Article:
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2019 Survey 

Executive Summary

The transportation sector is responsible for more than half of global oil demand, with passenger vehicles and trucks making up by far the largest fraction. Many countries with decarbonization goals therefore seek to expand electrification of road transport to meaningfully decrease reliance on this fossil fuel. The degree to which electric vehicle (EV) penetration can alter global oil demand has implications for whether more stringent government decarbonization policies will be needed to reach net zero targets.

This report, part of an oil and gas research initiative at Columbia University’s Center on Global Energy Policy, compiles medium- and long-term forecasts of EV penetration and addresses the question of whether the sharp increase in EV sales in recent years—a fourfold rise from 2019 to 2021—is projected to continue or even accelerate. It compares survey responses from 14 entities, including governments, think tanks, oil companies, consultants, and investment banks in the fourth quarter of 2021 with a similar survey conducted in 2019. The report examines forecasts for passenger EV sales and fleet share as well as those for electric commercial trucks out to 2050, and considers some of the key underlying drivers of passenger vehicle oil demand (e.g., population growth, GDP growth, battery cost trends). Some forecasters offered multiple scenarios, including business as usual (BAU), carbon constrained, and net zero carbon emissions (NZ) by 2050, with meaningfully different results.

Overall, survey respondents anticipate an acceleration in the rate of EV penetration in passenger vehicles and light-duty trucks in the medium and long term, both in terms of sales and the ensuing share of the total fleet. Other findings from the forecasts include the following:

  • The penetration of EV to total passenger car sales in 2030 forecasts range from 11 percent to 63 percent. Projections for 2050 range from 31 percent to nearly 100 percent. The wide range is due to varying degrees of anticipated carbon constraints, with NZ 2050 forecasts having the highest EV penetration. Significant changes (e.g., in government policy, technology, cost) would be needed to reach the level of EV penetration necessary for a net zero 2050 trajectory.
  • All NZ and carbon constrained responses project that EVs will make up over half of the passenger vehicle fleet around 2040 and above 90 percent by 2050. Many non-carbon-constrained projections tend to be lower, with EVs making up 20 to 45 percent of the passenger fleet by 2050.
  • With the Russian invasion of Ukraine and higher oil prices unfolding after the survey was conducted, several respondents provided additional information. They indicated that despite these occurrences that might further encourage a move away from oil, they wouldn’t significantly increase their EV penetration forecasts because of lower economic growth decreasing new car sales, battery supply chain and cost issues, and higher power prices.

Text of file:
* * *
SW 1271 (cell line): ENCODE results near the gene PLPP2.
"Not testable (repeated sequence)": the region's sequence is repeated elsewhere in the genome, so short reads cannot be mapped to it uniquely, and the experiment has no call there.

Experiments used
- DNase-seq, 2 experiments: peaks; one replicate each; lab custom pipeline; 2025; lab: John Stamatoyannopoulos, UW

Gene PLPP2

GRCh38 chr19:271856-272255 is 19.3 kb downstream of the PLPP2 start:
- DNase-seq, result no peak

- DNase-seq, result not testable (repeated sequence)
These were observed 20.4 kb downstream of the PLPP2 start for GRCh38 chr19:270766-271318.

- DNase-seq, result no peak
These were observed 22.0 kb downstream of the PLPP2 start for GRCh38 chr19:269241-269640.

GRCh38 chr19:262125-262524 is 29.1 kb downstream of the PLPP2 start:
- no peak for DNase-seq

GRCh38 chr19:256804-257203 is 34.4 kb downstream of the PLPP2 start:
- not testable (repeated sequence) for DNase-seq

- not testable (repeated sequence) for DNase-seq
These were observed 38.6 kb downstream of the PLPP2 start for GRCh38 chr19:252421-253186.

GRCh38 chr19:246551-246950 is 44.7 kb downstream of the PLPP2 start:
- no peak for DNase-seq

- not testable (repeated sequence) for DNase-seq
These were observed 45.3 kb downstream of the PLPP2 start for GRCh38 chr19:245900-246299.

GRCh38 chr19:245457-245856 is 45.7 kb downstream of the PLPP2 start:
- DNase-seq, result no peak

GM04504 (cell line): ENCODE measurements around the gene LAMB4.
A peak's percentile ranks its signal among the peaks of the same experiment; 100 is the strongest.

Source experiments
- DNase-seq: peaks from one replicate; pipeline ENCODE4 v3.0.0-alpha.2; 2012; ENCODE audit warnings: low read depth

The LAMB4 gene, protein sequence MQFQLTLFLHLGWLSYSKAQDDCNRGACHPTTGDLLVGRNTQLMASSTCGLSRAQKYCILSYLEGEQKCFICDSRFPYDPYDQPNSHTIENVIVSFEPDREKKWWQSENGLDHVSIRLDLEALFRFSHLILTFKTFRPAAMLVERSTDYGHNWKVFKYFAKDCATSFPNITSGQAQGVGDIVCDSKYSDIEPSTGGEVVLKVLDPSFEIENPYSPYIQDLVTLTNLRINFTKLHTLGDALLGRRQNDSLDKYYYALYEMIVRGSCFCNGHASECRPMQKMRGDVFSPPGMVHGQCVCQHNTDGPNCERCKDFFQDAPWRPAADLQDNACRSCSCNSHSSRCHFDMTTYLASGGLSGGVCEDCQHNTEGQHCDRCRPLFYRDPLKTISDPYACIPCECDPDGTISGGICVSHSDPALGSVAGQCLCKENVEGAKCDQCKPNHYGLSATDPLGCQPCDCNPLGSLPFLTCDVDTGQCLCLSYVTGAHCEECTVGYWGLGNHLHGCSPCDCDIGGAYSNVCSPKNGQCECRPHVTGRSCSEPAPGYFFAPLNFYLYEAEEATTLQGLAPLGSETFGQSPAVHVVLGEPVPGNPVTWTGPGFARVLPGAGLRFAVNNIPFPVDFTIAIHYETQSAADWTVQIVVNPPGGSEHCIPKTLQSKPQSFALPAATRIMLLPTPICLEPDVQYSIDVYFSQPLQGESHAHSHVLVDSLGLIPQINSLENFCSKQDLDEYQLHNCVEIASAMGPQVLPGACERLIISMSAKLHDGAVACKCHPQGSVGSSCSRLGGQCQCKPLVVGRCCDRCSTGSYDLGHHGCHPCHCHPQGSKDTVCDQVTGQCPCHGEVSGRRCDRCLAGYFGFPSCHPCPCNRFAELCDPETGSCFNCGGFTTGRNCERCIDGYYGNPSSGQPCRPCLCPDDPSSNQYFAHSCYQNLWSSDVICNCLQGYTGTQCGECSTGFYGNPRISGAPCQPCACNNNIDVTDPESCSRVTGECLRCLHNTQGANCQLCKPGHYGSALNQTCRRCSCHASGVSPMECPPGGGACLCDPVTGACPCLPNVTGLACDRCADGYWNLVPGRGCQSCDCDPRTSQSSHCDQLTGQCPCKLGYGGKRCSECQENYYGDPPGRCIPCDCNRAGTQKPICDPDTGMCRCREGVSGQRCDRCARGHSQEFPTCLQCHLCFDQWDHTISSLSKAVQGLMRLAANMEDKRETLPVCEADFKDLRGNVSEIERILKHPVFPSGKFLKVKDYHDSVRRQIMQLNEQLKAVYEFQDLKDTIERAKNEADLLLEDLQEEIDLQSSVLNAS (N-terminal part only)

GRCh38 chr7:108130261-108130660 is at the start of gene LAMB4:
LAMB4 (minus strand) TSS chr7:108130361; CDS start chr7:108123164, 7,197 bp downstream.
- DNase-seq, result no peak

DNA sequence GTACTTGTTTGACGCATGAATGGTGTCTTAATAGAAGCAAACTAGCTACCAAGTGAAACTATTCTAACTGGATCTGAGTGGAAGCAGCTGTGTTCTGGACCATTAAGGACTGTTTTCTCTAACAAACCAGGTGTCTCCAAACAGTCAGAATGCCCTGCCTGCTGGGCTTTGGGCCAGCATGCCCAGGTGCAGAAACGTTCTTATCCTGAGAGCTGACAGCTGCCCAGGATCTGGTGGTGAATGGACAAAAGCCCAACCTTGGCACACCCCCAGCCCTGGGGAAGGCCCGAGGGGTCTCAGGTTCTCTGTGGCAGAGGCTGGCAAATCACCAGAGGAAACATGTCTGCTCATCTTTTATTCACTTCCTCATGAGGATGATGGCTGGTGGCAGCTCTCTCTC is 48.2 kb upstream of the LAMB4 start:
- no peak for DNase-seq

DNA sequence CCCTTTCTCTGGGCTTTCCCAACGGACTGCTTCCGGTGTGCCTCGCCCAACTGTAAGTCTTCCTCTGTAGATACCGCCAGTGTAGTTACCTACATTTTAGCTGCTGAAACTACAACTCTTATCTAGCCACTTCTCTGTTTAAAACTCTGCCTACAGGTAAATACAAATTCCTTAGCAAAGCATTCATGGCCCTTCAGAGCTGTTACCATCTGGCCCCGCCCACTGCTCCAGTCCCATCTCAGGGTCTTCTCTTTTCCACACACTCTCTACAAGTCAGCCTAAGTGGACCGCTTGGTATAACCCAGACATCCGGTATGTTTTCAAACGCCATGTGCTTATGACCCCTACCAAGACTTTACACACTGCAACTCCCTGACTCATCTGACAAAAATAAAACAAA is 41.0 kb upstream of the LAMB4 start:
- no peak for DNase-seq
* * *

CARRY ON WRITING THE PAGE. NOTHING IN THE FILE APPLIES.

• Forecasters generally cite government policies as a key driver of EV penetration, including regulations on fleet emissions, bans on internal combustion engine vehicles in certain geographies, incentives for purchasing EVs, and funding for EV charging infrastructure. Other potential drivers of increased EV penetration forecast in the 2021 survey versus the 2019 survey are the additional two years of technology and market maturation, with rapid new EV model introduction by multiple manufacturers.
  • Due to stronger government policies, China is projected to lead EV penetration in medium- to long-term forecasts, with the US behind China and the EU due to historically weaker policy drivers and longer driving distances (which still cause range anxiety in some consumers).
  • Most forecasts show passenger vehicle global oil demand peaking at or before 2030, with the NZ forecasts peaking before 2025. However, there was not much consensus among NZ forecasts of how rapid the decline will be between 2020 and 2030. In the NZ and carbon constrained forecasts, passenger vehicle oil demand falls from about 25 million barrels per day today to 3–6 million barrels per day by 2050. Most other forecasts ranged between 10 and 20 million barrels per day by 2050.
  • Light-duty commercial trucks have the highest forecasts for EV penetration of all truck classes, and they even outpace some projections for passenger vehicle EV penetration by 2030. In contrast, electrification of heavy-duty trucks is projected to remain challenged by the size and weight of the batteries required to move them over long distances.



Transportation is responsible for more than half of global oil demand, with road transport having the largest share. Electrifying vehicles with clean electricity could therefore go a long way toward reducing dependence on fossil fuels to meet decarbonization goals. This report compiles forecasts for electric vehicle (EV) penetration in road transport by leading forecasters in the public and private sectors to gauge whether recent trends are impacting medium- and long-term predictions of EV sales and market share and global oil demand.

EV purchases accelerated globally in 2020 and 2021. In 2019, 2.2 million electric cars were sold, representing just 2.5 percent of global car sales. In 2020, sales increased almost 36 percent to 3 million electric cars despite the year’s global economic downturn that led to an overall vehicle sales decline of about 6 percent. In 2021, electric car sales reached 6.6 million vehicles—almost 10 percent of the global car market.[1] EVs had a much higher sales penetration in China and Europe, representing 16 and 17 percent of new car sales, respectively.[2] But what does the future hold?